EXCLUSIVE: State office building vacant for 12 years finally getting fixed
HONOLULU (HawaiiNewsNow) - An aged state building on prime real estate just a block away from the State Capitol that's been vacant for 12 years is finally getting renovated.
The Princess Victoria Kamamalu Building, at the corner of King and Richards streets, was built in 1957 and needed renovations in 2003 when 300 state employees moved out.
It's been empty so long a tree has grown in front of its main sign and another tree has sprouted on the roof.
"I think we've been working to get this building up and operational for over 12 years and we're excited to finally start construction," said Doug Murdock, the state comptroller who is director of the state's Department of Accounting and General Services, which oversees state facilities and purchasing.
In 2005, the state set aside $12.6 million for renovations to the building but when it discovered pervasive asbestos and deteriorated building systems, repair estimates more than doubled.
Removal of asbestos, as well as old air conditioning, plumbing and electrical systems cost about $1.4 million.
"The original funding that we had was good for removing asbestos and doing some other remediation work that we had to do to turn it into an empty shell as it is now," Murdock said.
But during the recession, the project languished without the money to complete it while the state explored selling or swapping the property.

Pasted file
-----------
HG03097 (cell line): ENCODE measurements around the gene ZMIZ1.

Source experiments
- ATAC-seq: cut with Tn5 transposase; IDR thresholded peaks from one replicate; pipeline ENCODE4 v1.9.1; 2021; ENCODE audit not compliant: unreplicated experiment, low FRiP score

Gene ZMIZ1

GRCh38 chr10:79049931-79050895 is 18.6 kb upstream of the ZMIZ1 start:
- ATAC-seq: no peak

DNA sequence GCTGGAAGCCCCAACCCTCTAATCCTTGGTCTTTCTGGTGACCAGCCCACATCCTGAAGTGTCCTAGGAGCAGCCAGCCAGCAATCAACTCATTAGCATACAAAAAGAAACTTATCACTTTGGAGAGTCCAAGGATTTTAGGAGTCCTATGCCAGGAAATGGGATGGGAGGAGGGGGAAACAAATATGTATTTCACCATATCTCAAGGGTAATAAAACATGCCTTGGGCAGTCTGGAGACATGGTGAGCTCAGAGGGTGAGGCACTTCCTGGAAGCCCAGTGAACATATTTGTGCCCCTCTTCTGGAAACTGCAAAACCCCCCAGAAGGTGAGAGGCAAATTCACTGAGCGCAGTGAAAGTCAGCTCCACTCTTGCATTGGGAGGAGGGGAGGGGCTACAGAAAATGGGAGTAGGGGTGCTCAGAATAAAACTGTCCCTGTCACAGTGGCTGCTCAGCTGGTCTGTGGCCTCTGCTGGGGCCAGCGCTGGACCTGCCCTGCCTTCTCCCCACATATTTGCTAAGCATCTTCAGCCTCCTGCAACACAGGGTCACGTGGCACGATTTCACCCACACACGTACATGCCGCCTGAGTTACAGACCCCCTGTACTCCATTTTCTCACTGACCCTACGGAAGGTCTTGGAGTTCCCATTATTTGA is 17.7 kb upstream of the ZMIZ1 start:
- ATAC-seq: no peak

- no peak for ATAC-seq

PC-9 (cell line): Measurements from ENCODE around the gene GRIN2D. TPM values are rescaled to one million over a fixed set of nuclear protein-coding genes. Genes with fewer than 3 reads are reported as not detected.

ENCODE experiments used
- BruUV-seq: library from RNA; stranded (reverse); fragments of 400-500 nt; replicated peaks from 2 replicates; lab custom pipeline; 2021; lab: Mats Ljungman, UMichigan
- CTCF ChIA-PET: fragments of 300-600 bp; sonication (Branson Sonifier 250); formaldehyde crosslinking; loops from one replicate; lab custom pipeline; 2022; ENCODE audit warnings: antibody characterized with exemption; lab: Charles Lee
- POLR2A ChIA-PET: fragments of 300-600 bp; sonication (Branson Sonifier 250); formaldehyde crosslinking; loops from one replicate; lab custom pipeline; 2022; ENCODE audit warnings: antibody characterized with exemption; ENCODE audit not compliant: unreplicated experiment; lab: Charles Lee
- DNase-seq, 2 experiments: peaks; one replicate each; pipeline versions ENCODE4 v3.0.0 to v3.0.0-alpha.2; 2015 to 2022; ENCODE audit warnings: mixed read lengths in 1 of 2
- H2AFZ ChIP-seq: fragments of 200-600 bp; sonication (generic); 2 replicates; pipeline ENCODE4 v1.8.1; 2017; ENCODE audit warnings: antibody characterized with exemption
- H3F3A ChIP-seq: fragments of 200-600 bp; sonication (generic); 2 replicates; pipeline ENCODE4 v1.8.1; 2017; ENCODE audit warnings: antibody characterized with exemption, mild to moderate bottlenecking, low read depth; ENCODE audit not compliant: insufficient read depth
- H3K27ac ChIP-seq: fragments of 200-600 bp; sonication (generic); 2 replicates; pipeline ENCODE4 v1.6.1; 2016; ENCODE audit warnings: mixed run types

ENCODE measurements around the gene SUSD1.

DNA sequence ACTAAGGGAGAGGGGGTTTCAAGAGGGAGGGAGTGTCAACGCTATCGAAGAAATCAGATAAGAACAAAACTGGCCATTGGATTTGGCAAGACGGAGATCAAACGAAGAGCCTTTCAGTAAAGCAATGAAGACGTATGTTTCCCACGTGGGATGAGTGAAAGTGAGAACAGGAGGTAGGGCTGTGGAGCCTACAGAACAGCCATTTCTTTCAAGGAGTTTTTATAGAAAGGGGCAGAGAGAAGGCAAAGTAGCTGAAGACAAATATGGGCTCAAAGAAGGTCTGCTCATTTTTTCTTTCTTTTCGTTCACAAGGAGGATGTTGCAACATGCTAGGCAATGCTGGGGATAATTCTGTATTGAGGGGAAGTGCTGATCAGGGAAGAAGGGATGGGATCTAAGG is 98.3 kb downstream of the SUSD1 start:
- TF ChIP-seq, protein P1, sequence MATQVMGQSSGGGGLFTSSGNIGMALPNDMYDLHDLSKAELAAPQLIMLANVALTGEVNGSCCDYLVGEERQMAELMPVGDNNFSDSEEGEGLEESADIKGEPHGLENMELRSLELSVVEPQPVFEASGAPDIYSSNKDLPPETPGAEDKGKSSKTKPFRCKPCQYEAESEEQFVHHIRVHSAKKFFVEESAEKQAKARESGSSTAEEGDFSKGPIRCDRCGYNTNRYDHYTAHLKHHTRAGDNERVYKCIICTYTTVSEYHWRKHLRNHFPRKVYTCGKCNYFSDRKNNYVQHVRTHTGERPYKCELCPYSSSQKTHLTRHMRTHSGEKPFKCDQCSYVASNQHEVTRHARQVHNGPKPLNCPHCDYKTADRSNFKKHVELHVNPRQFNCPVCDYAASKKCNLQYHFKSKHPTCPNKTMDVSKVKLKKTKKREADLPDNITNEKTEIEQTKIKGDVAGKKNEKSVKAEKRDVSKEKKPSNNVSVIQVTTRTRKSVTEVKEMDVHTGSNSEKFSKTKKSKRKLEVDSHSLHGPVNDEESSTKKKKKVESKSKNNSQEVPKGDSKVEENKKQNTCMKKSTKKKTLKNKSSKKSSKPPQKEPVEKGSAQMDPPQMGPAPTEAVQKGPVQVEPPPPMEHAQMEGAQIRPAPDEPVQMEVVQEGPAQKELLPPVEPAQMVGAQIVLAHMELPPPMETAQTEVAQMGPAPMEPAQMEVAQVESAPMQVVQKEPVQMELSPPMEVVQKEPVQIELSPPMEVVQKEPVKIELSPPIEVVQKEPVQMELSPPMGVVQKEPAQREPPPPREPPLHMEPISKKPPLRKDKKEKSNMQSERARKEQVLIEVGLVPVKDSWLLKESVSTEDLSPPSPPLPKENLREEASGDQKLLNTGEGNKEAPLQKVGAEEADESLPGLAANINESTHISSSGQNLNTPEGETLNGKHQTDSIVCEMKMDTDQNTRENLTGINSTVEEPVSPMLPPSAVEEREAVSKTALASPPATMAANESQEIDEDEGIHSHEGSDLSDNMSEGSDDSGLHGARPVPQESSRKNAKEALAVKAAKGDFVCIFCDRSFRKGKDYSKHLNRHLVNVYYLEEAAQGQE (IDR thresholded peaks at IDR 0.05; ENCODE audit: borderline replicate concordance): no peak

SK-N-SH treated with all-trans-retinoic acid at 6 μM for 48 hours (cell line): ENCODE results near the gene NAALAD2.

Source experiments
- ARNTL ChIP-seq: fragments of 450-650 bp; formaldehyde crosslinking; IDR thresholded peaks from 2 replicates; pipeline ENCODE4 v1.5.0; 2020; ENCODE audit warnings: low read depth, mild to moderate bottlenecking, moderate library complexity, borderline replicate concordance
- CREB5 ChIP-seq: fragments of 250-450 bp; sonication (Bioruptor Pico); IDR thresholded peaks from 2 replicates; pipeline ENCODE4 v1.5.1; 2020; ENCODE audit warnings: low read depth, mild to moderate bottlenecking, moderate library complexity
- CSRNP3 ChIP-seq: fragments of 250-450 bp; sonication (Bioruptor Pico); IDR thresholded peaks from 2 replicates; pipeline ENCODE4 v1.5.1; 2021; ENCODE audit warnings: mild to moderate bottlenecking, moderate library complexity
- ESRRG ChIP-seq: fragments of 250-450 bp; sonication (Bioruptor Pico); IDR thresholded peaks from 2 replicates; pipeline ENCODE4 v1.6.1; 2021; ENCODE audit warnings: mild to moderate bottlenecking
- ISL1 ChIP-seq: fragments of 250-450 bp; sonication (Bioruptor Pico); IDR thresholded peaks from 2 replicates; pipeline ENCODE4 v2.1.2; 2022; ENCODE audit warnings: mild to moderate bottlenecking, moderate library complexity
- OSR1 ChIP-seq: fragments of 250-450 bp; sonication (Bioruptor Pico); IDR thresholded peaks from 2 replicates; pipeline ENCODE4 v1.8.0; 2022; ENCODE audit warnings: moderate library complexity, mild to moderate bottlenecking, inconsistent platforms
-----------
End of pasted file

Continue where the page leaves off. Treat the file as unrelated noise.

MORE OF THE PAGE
"We've just within the past few years, gotten the full funding to rebuild the entire building," Murdock said.
Contractor Ralph S. Inouye Co. begins renovations costing $25 million March 30. Tentative plans call for employees from the state health and human services departments to relocate there in the fall of 2016, Murdock said.
"We spend a lot of money leasing offices for state workers and so by bringing them back into one of our own buildings, we will have a cost savings," Murdock said.
The state estimates it will save about $1.6 million in rent annually by putting the building back into operation.
The state rents about 250,000 square feet of office space for state departments from private landlords in the urban Honolulu area and Gov. David Ige wants to move more employees into state-owned facilities like the Kamamalu Building, saving taxpayers money in the long run.
The building is within walking distance of many key state offices. It is just a block and a half away from the Capitol and a few blocks away from the headquarters of both the health and human services departments.
"We're just working to make it a very efficient office space for state employees and it will be very close to the Capitol so they'll have good access that way," Murdock added.
When the building was built in 1957, the nine-story building was listed as the tallest commercial building in Honolulu. The state bought the property from Hawaiian Trust Co. for $2.5 million in 1968.